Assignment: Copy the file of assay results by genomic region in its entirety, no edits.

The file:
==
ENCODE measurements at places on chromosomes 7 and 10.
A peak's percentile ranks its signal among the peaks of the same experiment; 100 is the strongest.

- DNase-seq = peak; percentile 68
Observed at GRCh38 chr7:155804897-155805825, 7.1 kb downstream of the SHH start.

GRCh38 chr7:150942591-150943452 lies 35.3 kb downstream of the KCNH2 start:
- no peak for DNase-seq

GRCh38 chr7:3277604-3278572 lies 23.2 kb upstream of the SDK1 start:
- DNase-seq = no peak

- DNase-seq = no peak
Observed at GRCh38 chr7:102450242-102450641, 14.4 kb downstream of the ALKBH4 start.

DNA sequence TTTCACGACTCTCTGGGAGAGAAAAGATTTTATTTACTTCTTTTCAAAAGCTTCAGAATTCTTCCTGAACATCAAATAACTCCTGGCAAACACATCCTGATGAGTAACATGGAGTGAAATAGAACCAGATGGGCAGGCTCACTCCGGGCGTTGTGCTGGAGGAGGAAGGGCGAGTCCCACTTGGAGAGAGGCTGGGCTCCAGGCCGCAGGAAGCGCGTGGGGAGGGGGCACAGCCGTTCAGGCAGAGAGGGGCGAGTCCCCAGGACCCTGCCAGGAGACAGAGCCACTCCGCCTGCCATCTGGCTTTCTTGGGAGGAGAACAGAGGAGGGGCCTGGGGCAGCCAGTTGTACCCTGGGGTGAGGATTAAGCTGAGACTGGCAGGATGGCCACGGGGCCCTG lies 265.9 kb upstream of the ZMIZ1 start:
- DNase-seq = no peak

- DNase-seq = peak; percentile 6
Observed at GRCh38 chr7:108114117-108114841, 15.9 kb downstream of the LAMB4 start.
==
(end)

ENCODE measurements at places on chromosomes 7 and 10.
A peak's percentile ranks its signal among the peaks of the same experiment; 100 is the strongest.

- DNase-seq = peak; percentile 68
Observed at GRCh38 chr7:155804897-155805825, 7.1 kb downstream of the SHH start.

GRCh38 chr7:150942591-150943452 lies 35.3 kb downstream of the KCNH2 start:
- no peak for DNase-seq

GRCh38 chr7:3277604-3278572 lies 23.2 kb upstream of the SDK1 start:
- DNase-seq = no peak

- DNase-seq = no peak
Observed at GRCh38 chr7:102450242-102450641, 14.4 kb downstream of the ALKBH4 start.

DNA sequence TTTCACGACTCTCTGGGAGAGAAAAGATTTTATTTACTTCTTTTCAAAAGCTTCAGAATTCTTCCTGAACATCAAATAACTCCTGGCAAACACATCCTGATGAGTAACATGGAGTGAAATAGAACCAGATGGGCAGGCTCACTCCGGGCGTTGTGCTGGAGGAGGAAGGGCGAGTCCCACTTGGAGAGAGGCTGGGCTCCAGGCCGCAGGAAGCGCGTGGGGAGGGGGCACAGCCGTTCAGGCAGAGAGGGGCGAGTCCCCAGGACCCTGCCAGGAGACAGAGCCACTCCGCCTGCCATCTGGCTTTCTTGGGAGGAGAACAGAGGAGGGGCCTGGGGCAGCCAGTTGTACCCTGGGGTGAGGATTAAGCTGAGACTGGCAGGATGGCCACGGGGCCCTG lies 265.9 kb upstream of the ZMIZ1 start:
- DNase-seq = no peak

- DNase-seq = peak; percentile 6
Observed at GRCh38 chr7:108114117-108114841, 15.9 kb downstream of the LAMB4 start.